Updated: Apr 5
In February 2015, fifteen-year-old Shamima Begum and two of her classmates boarded a flight to Turkey and, from there, travelled to Syria to join the Islamic State (IS) at a time when the terrorist organisation was at the height of its power. Upon arrival in Raqqa, the IS headquarters at the time, Ms. Begum married a Dutch IS fighter. Ms. Begum lived under IS rule for over three years, until the organisation’s decline pushed her to flee. In February 2019, she was found, nine months pregnant, in a Syrian refugee camp. The baby later died of pneumonia; this was Ms. Begum’s third child to pass away since her arrival in Syria. Whilst still pregnant, Ms. Begum had pleaded to be allowed to return to the UK but then Home Secretary Sajid Javid opposed bringing Ms. Begum back and stripped her of her British citizenship. According to UK nationality law, an individual can have their citizenship stripped by the Home Secretary (the Secretary of State for the purposes of the legislation) in three circumstances. One is pragmatic, namely if the citizenship was obtained through fraud. The two others are more ambiguous, namely where, if the individual is a British citizen by birth, cancelling citizenship is “conducive to the public good” or, if the individual gained British citizenship through naturalisation, where cancelling citizenship is “conducive to the public good” because the individual’s actions are “seriously prejudicial to the vital interests of the United Kingdom, any of the Islands, or any British overseas territory”.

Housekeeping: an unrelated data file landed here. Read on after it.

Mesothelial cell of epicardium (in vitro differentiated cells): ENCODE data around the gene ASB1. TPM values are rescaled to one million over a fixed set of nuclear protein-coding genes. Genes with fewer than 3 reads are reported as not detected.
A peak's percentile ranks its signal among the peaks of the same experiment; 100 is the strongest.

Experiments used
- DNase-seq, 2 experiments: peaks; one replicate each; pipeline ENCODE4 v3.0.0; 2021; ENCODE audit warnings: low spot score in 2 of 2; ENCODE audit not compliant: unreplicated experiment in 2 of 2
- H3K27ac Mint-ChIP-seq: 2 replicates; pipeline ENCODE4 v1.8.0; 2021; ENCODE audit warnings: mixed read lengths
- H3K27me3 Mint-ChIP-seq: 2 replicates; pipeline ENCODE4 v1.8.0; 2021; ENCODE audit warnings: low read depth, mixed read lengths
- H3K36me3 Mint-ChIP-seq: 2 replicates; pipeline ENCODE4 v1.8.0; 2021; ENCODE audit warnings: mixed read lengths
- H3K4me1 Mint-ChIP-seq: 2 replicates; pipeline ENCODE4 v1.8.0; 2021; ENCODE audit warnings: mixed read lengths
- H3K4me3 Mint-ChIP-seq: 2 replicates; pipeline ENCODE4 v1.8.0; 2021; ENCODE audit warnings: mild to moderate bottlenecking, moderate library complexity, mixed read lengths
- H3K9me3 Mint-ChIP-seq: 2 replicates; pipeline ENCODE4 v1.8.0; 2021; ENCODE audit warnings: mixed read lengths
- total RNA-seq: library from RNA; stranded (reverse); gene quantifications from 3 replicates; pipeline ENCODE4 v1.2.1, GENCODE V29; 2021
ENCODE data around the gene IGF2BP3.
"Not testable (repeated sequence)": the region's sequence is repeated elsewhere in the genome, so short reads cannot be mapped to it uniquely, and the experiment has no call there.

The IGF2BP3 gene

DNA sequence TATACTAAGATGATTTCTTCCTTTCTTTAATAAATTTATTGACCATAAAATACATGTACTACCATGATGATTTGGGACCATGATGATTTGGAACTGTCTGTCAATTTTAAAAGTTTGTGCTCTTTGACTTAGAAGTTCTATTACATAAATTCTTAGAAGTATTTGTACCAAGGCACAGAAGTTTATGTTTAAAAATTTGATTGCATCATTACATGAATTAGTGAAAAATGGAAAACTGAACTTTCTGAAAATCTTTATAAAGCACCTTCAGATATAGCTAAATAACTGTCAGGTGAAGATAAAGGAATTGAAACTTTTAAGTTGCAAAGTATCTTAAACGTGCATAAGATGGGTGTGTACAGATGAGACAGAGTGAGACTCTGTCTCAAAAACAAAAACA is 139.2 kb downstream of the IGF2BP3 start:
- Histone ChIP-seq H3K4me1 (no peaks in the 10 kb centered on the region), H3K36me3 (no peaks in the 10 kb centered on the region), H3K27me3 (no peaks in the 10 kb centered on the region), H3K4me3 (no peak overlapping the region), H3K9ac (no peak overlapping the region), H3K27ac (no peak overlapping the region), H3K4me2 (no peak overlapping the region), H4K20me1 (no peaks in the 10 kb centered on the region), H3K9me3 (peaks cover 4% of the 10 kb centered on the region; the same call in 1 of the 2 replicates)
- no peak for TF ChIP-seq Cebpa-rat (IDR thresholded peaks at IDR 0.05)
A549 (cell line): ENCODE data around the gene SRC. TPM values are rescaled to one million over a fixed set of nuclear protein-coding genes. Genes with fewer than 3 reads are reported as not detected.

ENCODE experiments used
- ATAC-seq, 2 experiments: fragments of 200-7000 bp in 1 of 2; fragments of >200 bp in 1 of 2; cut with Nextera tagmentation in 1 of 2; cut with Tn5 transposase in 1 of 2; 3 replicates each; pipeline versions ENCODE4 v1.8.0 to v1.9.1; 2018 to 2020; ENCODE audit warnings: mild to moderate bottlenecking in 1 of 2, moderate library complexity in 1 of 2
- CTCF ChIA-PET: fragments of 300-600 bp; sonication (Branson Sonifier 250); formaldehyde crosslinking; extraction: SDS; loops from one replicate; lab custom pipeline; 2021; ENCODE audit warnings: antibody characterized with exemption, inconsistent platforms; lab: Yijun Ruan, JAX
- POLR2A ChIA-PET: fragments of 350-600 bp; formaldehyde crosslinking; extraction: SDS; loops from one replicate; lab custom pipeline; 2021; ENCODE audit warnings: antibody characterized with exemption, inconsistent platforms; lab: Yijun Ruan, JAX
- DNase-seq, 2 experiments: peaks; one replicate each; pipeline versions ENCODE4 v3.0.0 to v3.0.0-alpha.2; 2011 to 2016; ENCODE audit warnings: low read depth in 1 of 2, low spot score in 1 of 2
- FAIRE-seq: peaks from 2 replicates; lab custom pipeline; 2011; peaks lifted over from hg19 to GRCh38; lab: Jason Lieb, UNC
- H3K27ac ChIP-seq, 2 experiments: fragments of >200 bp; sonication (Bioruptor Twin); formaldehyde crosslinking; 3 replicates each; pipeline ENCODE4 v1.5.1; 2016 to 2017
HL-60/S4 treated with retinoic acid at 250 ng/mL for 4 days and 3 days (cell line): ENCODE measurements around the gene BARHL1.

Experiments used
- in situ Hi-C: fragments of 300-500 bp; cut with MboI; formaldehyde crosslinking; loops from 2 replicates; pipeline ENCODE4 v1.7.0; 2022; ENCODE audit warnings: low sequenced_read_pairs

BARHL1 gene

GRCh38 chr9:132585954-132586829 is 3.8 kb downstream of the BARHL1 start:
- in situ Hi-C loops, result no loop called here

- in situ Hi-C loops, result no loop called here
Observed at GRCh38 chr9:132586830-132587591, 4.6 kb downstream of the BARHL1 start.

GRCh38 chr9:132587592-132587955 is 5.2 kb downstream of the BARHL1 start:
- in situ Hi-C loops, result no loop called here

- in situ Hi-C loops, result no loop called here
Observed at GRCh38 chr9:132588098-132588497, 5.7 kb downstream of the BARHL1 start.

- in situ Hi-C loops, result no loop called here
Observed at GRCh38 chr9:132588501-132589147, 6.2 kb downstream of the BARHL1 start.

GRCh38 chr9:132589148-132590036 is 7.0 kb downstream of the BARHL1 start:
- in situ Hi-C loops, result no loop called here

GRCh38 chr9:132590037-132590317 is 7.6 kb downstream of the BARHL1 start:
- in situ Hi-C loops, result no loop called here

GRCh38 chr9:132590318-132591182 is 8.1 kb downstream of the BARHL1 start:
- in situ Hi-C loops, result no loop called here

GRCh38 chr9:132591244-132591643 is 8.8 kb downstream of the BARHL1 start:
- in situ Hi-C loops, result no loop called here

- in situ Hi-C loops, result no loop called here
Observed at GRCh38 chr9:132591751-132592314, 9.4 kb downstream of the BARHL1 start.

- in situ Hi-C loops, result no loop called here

There is, however, a caveat to this sweeping power to deprive individuals of their citizenship. Article 15 of the Universal Declaration of Human Rights (UDHR) states that everyone has the right to a nationality, and that no one shall be arbitrarily deprived of their nationality. The British Nationality Act 1981 confirms that a person who is British by birth can only be stripped of their British citizenship if they would not become stateless as a result of the deprivation. As such, as she was born in Britain, depriving Ms. Begum of her nationality is only legal if doing so does not leave her stateless.
Ms Begum challenged the Home Secretary’s decision to revoke her citizenship on that basis. Her challenge to the decision made international headlines. She argued that as she was born in Britain and had no other nationality, taking her British citizenship away would render her stateless. Then, an initial